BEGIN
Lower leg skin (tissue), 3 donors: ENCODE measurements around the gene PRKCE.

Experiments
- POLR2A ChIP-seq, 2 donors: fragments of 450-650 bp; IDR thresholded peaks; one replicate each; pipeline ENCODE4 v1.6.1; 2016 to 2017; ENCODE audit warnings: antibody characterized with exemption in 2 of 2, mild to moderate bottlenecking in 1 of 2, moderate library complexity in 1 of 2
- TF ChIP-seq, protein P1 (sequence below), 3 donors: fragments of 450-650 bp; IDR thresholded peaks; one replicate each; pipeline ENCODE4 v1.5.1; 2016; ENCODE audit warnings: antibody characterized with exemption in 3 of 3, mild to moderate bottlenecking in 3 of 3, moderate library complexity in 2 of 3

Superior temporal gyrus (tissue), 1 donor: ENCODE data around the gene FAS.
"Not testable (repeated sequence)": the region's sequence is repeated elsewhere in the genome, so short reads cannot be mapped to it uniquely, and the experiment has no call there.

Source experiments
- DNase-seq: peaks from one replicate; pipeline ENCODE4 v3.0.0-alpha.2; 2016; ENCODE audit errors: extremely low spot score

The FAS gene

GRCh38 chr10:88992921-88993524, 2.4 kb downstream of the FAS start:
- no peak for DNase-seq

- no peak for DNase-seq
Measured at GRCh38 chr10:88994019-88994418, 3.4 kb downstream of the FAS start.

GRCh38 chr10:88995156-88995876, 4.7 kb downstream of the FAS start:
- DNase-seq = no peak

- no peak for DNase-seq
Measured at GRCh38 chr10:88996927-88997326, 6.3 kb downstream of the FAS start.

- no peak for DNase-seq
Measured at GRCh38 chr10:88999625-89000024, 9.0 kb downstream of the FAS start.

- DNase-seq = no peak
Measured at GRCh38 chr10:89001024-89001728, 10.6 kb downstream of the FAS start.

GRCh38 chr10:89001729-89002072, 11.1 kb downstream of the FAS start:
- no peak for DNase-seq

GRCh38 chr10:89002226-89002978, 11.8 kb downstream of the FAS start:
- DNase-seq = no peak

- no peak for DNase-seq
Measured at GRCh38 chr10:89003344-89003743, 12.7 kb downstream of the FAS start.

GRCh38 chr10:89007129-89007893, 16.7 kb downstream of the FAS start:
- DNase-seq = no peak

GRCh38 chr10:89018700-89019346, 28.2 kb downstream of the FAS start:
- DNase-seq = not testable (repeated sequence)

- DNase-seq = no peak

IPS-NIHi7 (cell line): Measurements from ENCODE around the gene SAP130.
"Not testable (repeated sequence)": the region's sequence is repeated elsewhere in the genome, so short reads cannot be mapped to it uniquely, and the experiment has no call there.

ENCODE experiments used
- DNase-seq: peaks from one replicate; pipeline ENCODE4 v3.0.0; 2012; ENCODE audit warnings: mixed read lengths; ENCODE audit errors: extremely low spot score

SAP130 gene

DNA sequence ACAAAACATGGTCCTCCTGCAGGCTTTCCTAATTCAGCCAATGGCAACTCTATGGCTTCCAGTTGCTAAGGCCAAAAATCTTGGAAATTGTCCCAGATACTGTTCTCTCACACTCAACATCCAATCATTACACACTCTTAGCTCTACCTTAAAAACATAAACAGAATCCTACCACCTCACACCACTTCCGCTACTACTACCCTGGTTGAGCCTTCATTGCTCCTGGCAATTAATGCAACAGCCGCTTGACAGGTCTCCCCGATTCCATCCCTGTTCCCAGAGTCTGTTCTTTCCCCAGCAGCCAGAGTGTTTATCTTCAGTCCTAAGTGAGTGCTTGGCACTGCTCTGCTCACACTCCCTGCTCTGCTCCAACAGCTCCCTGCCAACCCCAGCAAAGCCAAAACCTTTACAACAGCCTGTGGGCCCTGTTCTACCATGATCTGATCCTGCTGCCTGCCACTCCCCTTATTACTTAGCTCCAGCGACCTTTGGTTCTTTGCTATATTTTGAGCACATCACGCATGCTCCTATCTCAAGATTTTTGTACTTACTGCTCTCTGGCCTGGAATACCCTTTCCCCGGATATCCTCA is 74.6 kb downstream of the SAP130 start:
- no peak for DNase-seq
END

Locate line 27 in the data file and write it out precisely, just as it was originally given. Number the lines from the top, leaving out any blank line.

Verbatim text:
Measured at GRCh38 chr10:89003344-89003743, 12.7 kb downstream of the FAS start.